posted on 6/2005 By:
This is it. Eric Rutan is deserving of accolades. In my eyes this band has been struggling to find an identity, a production, and frankly its footing for quite some time now. Nine years of Morbid Angel under anyone's belt is going to create some kind of stylistic influence which takes time to purge and redigest. The original mission statement put forth at the parting of ways, if memory serves, was to stretch the boundaries of death metal in a way he was unable to in the folds of his former band. While the past two albums of MA-Lite were good fun, they neither stretched nor punctured the fabric of musical space-time. It is safe to say that what came before was technically proficient and nothing to scoff at but largely forgettable.
Now somewhat of a death metal institution themselves; the name and what it represents has come a long way since Tim Yeung and Alex Webster joined Mr. Rutan to hash out demo material back in 97. Torrential currents of perversion solidified ex materia, songs found on I, Monarch display flair not present in the band’s previous work. “It Is Our Will” and “To Know Our Enemies” exhibit the kind of growth I have been waiting for in Hate Eternal songwriting. The sound is developed and dares let fly the notion that the technical and brutal schools are allowed to slow things down and explore complex rhythms and tempo outside the furious pace of full throttle blasting. To my delight, the boys from Tampa push the envelope so far on occasion, visions of Close to a World Below skip through my mind. Don’t mistake this album for a second as representative of the kind of entropy Immolation are responsible for but the taint of chaos is there.
Tibetan percussion and didgeridoo may offend the sensibilities of a few fans out there but they are used sparingly within their respective tracks and the atmosphere they create smothers the rumblings of gimmicky retardation just as they arise within the listener's mind. I recall hearing that Rutan was at the helm and is responsible for the production on his previous albums. Either he has been practicing or he outsourced this time around because the mix is splendid. Oppressive and opaque in all the right frequencies; heavy breathing is not encouraged during spans of extended listening due to danger of asphyxiation. All players save the bass and are held together in a concentrated area to maximize potency. While the lack of definition does irk me, at this point it is fairly obvious no band aside from Pavor is going to do the four-stringed lord justice, so I digress.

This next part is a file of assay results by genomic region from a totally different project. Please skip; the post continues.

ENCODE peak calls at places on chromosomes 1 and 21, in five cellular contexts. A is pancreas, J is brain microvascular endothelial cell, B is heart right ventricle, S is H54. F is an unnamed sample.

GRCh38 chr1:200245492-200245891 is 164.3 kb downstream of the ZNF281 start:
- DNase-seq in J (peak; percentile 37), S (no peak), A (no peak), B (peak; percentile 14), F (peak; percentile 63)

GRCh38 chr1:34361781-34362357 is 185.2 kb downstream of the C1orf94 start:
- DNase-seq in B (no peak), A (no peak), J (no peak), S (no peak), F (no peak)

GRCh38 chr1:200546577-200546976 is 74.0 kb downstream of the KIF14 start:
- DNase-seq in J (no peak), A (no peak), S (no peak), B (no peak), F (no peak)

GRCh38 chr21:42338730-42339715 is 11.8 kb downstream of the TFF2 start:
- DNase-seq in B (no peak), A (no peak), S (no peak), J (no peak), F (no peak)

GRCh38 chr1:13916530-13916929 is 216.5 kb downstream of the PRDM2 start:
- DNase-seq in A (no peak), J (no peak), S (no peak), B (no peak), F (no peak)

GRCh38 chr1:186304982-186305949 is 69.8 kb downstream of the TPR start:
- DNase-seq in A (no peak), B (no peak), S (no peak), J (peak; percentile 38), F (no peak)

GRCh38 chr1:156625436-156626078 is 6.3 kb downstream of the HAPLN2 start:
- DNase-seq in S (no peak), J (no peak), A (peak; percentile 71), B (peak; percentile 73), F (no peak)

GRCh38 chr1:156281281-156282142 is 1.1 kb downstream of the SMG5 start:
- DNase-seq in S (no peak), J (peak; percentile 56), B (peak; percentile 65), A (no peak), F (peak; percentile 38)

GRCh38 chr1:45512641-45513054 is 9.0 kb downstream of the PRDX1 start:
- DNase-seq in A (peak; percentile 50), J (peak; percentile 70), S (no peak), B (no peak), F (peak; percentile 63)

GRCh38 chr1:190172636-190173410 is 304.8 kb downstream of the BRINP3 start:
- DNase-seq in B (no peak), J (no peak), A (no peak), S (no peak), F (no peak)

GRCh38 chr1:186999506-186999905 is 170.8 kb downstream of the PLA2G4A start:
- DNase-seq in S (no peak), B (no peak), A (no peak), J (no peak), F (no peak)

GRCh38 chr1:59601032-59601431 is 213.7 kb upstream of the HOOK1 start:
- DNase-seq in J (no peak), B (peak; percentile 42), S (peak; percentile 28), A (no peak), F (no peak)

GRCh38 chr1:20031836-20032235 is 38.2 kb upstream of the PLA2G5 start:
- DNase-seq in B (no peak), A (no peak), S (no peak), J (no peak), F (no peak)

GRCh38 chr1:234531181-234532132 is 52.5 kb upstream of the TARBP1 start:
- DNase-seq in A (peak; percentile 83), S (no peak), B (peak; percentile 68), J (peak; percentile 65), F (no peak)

Altimeter streaming in the dangerous direction and stall warning blazing in their ears, the core of Hate Eternal has given a mighty tug on the yoke to set this flight back on course. In a modern realm of death metal where simply punishing instruments is no longer enough; innovation is king. Time will tell if I, Monarch is remembered as the high watermark but given the amount of progress and quality present here; I smell a magnum opus around the corner. This is more than just another solid death metal album. I am intrigued.
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